Defining Beauty: ‘Everything I have gotten is because of my looks’

1960114_10205054149259424_5125135457055806163_nMaria-Paula with a few months growth after shaving her head.

Maria-Paula Ponce, a former hairdresser and now a student, shares her views on what beauty is.

Lauren Rudy: What is your perception of beauty?

Maria-Paula Ponce: My own perception of beauty is very hindered. You see, it goes all back to high school. The fact in high school I thought I was completely gorgeous but then the label I was given was that I was desperate. So now when I look in the mirror and I think I look good, there’s also always that insecurity.

LR: And what do you find beautiful in other people?

MP: In other people, for physical appearance it would be dainty features. I’ve always hated my bigger features, so definitely dainty.

LR: When you were working as a hairdresser, how did the beauty industry affect your views?

MP: It completely destroyed any shallow aspect of myself. I hated how insecure you could see people are. It made me question my own insecurities. Why should I be insecure if I don’t have long hair or why should I be insecure if I’m not skinny enough, like magazine models. It made me question other people’s insecurities as well. There’s these beautiful people going to their hairdresser to get highlights or haircuts when they look beautiful to me. Why should they be feeling so insecure when in my perception I believe I am uglier than them?

LR: So when you were working as a hairdresser you shaved your head bald. What made you do that?

MP: The reason why I was in hairdressing was the fact that I was the girl who always had the extensions, I was the girl the felt prettier with long hair just because of what you see in media. I wanted to detach myself from that perception, from those insecurities that other girls have. If I can do it for myself and think, you know what society doesn’t have a hold on what I think is beautiful then you will become more confident.

LR: How did other people react to you having a bald head?

MP: My boss didn’t take it too well. He completely belittled me. My co-workers were supportive but I know some were doubtful of my decision. My parents thought I was going through a mental breakdown. My boss asked when I did I come out of the closet and when did I decide to become a lesbian because I was never going to find a guy that would find me beautiful because I had no hair. One of my classmates was going to set me up with one of her guy friends when I had long hair but told another girl she did not want to anymore because now I was ugly and unattractive.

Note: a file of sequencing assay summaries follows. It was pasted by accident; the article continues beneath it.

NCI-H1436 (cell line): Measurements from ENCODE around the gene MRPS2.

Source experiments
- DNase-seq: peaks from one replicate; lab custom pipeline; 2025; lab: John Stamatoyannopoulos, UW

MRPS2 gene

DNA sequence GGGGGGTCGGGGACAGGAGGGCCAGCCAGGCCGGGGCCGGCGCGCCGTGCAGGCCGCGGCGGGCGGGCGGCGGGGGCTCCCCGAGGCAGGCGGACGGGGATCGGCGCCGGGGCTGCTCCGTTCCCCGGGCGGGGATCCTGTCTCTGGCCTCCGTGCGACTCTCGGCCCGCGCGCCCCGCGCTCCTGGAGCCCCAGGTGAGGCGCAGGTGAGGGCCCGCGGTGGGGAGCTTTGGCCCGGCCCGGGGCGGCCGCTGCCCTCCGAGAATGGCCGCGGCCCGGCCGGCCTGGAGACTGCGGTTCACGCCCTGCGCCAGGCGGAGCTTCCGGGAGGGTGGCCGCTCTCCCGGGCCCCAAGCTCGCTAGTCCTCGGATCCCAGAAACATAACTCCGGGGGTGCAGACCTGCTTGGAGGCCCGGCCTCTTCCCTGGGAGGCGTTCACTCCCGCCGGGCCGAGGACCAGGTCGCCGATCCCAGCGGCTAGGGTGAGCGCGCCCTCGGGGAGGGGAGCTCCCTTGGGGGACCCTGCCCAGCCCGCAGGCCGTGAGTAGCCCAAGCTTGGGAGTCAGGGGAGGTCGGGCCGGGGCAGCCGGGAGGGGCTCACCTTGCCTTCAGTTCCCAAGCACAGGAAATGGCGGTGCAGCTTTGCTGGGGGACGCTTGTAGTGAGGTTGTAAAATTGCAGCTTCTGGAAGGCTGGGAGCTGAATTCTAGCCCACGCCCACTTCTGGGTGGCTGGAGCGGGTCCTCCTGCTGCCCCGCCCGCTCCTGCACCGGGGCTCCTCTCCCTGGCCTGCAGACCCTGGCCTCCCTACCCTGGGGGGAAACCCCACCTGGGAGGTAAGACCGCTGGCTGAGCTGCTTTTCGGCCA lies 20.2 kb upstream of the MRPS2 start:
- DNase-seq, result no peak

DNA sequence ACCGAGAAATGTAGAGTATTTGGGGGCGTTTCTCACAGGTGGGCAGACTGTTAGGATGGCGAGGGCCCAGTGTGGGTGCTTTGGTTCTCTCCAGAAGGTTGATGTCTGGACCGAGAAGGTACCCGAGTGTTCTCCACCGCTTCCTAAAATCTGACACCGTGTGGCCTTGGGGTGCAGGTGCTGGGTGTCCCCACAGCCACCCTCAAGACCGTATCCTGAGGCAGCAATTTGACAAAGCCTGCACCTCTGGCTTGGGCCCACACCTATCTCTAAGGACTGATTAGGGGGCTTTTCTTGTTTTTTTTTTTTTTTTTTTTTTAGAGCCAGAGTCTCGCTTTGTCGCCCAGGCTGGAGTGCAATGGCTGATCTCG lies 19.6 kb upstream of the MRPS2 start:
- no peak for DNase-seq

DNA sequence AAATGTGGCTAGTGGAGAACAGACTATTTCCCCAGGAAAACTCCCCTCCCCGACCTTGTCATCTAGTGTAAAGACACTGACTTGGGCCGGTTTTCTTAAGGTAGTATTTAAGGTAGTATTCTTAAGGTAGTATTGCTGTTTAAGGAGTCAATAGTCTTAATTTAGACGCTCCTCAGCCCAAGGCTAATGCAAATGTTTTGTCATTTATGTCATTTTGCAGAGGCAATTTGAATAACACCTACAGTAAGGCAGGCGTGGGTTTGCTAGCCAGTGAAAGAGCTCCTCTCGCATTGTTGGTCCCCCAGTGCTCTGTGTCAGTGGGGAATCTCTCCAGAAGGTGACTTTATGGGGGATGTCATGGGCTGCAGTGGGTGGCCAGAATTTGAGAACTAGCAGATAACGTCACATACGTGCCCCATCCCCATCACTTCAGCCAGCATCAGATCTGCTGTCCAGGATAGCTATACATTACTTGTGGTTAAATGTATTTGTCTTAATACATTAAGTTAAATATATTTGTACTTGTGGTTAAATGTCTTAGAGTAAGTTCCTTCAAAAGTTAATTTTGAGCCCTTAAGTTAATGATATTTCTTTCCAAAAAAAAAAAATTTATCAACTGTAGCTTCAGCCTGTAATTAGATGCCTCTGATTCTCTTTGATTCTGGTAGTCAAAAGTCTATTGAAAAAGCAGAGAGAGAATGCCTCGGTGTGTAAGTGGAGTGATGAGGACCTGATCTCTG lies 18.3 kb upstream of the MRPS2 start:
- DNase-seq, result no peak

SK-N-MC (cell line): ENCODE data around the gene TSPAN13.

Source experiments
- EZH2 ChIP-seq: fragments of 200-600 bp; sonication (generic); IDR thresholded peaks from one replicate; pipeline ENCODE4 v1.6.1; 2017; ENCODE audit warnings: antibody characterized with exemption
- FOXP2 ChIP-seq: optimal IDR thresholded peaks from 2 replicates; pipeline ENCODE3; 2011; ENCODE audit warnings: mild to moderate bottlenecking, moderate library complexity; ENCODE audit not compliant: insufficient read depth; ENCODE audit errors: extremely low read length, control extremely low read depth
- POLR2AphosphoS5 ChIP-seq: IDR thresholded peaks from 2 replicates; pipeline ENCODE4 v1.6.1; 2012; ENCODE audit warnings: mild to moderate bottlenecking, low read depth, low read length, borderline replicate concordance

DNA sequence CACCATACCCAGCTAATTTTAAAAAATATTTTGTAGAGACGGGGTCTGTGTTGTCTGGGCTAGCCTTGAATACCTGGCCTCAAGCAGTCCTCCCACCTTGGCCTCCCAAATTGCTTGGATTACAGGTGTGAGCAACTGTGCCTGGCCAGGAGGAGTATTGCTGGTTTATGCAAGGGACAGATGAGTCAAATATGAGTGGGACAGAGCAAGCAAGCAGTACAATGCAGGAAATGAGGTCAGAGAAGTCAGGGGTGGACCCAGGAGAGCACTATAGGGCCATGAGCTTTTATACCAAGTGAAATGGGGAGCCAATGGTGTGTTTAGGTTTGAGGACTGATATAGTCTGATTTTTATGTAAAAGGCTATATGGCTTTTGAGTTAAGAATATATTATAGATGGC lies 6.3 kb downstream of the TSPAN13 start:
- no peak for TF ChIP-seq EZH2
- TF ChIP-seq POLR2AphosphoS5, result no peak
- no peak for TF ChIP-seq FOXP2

Taken by Maria-Paula Ponce

Maria-Paula today.

LR: You are working in a bank now. How do you think they would react there?

MP: I wouldn’t have got the job the to begin with. Plain and simple. But if I did it while working there, I think there would have been even worse reactions. With being a hairdresser I could have pulled it off as self-statement. At a bank, I think there would of been a lot of laughter, I don’t know why but almost mocking me. They would see me as not good enough to be in that environment. Ultimately, I would have been told to put a wig on or lose my job, but that’s just how I feel they would react.

LR: Do you think your friends have the same view on beauty as you do?

MP: No. Because lately I’ve started working out and getting into strength training, so I see beauty more as a health state. Your mental stability is more beautiful to me than being skinny. I was recently talking to my friends about perception of beauty and they feel inadequate because their perception of beauty is the skinny, blonde, bombshell-looking girl, which is beautiful, but I see maybe a bigger girl more beautiful in their own way. Their personality is more important than looks. My friends are so stuck in that mindset that you have to be skinny.

LR: When you moved here from Columbia as child did you notice a contrast of what was considered beautiful?

MP: Absolutely. For starters I would be beautiful there. I am like drop-dead gorgeous over there. But the Spanish culture is very sexualized almost. It is in a different way than in the Western Hemisphere. Over there, you start dating while you’re eight. As a parent, you are proud when your children are dating. You can’t even go grocery shopping without putting make-up on. People in Columbia are very judgemental. So if you don’t look good enough, they’ll tell you straight to your face. Their perception of beauty is skewered because you always have to present yourself a certain way.

LR: Is there anything else you wanted to add?

MP: I think perception of beauty is more what you’re taught to think is beautiful. It starts from a young age being told what to think. For example do you think I would be able to have gotten any of my jobs if I was not good looking? No. Everything I have gotten is because of my looks.

Lauren Rudy

A journalism student hoping to explore the world.


  • Avatar
    Reply October 12, 2014

    Lesley Salazar Ayquipa

    Interesting how she says ‘everything i have gotten is because of my looks”. I don’t agree with her i think her personality would have to play a role some way. I also think looks can influence the way you act such as give you more or less confidence.

  • Taylor Lima
    Reply October 13, 2014

    Taylor Lima

    I like how she talks a lot about re-defining beauty standards, which are very monotone particularly in mass media. Like she said, it’s very common for people to associate women with longer hair as being more “attractive,” but that doesn’t that’s the only way things can be. It’s very brave to shave your entire head, I don’t think I’d be able to do something like that!

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